perfect virtue, we must next examine the nature of virtue. Not only
will such an inquiry perhaps clarify the problem of happiness; it will
also be of vital concern to the true student of statecraft, whose aim is
to make his fellow citizens good and law-abiding. The Cretan and
Spartan lawgivers,2° as well as such others as may have resembled
them, exemplify this aim. And clearly, if such an inquiry has to do with
statecraft, it will be in keeping with our original purpose to pursue it.
It goes without saying that the virtue we are to study is human 34
virtue, just as the good that we have been inquiring about is a human
good, and the happiness a human happiness. By human virtue we
mean virtue not of the body but of the soul, and by happiness too we
mean an activity of the soul. This being the case, it is no less evident
that the student of statecraft must have some knowledge of the soul,
than that a physician who is to heal the eye or the whole body must
have some knowledge of these organs; more so, indeed, in proportion
as statecraft is superior to and more honorable than medicine. Now all
physicians who are educated take much pains to know about the body.
Hence as students of statecraft, too, we must inquire into the nature of
the soul; but we must do so with reference to our own distinctive aim
and only to the extent that it requires, for to go into minuter detail
would be more laborious than is warranted by our subject matter.
We may adopt here certain doctrines about the soul that have 35
been adequately stated in our public discourses: 2 1 as that the soul
may be distinguished into two parts, one of which is irrational while
the other possesses reason. Whether these two parts are actually dis­
tinct like the parts of the body or any other divisible thing, or are

20Cretan and Spartan lawgivers Both Crete and Sparta were noted for their con­
stitutions, based on the laws of Gortyn in Crete. These laws were aristocratic, not demo­
cratic as in Athens; they promoted a class system and a rigid code of personal behavior.
21 our public discourses Aristotle may be referring to speeches at which the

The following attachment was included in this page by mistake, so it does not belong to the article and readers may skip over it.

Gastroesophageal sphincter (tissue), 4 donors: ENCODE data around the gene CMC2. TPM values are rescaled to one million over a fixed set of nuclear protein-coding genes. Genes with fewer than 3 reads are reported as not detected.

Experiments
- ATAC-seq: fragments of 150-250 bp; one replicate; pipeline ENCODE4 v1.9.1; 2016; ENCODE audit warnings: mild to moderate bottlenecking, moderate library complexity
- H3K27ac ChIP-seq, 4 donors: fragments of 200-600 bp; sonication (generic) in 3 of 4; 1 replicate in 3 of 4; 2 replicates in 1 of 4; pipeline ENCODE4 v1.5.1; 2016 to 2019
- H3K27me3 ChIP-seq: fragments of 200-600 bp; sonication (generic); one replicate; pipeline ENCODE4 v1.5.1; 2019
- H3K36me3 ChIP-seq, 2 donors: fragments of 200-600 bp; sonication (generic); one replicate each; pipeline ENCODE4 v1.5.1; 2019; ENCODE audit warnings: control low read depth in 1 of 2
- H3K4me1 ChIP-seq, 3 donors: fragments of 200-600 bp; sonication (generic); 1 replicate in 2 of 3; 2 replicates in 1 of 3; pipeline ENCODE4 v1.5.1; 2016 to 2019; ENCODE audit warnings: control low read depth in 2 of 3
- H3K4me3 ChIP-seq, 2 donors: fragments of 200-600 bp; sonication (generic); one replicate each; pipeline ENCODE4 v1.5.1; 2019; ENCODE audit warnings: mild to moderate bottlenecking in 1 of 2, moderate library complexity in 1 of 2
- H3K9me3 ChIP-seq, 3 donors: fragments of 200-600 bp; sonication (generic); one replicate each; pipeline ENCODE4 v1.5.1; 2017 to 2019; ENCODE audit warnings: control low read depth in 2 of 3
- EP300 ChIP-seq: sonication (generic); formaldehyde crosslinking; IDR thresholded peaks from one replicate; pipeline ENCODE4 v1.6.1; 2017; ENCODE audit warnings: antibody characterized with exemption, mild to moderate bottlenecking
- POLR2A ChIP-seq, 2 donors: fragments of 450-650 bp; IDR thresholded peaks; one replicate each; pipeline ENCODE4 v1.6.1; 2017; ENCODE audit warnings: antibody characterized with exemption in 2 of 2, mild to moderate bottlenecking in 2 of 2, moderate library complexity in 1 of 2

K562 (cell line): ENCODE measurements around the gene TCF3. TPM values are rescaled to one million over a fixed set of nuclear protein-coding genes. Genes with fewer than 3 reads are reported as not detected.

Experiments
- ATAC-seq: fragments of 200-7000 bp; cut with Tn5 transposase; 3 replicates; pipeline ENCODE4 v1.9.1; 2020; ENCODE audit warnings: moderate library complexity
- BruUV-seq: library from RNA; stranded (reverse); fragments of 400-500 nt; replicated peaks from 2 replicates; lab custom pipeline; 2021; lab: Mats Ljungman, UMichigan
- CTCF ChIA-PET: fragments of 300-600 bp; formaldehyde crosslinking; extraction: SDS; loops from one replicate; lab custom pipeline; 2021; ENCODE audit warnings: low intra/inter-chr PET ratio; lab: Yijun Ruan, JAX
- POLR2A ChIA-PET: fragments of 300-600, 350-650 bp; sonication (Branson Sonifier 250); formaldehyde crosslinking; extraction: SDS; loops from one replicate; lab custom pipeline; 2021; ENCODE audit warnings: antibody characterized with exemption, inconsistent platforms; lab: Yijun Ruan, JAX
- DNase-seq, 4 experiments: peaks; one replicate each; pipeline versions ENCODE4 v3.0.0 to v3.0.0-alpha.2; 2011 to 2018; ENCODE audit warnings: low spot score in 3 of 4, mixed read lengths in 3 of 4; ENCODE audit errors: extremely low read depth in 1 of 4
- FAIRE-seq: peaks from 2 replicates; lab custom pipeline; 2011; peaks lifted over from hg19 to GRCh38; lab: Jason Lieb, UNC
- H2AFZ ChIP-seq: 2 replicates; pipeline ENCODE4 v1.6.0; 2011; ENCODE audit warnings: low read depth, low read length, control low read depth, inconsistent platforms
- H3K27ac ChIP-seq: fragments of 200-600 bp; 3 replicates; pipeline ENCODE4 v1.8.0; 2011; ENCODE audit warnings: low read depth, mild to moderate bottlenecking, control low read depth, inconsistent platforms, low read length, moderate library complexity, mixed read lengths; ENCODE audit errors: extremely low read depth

public is welcome, as opposed to his lectures to students.

distinct only in a logical sense, like convex and concave in the cir­
cumference of a circle, is immaterial to our present inquiry.
Of the irrational part, again, one division is apparently of a veg- 36
etative nature and common to all living things: I mean that which is
the cause of nutrition and growth. It is more reasonable to postulate
a vital faculty of this sort, present in all things that take nourish­
ment, even when in an embryo stage, and retained by the full-grown
organism, than to assume a special nutritive faculty in the latter.
Hence we may say that the excellence belonging to this part of the
soul is common to all species, and not specifically human: a point
that is further confirmed by the popular view that this part of the
soul is most active during sleep. For it is during sleep that the dis­
tinction between good men and bad is least apparent; whence the
saying that for half their lives the happy are no better off than the
wretched. This, indeed, is natural enough, for sleep is an inactivity
of the soul in those respects in which the soul is called good or bad.
(It is true, however, that to a slight degree certain bodily movements
penetrate to the soul; which is the reason why good men's dreams
are superior to those of the average person.) But enough of this sub­
ject: let us dismiss the nutritive principle, since it has by nature no
share in human excellence.
There seems to be a second part of the soul, which though irra- 37
tional yet in some way partakes of reason. For while we praise the
rational principle and the part of the soul that manifests it in the
case of the continent and incontinent man alike, on the ground that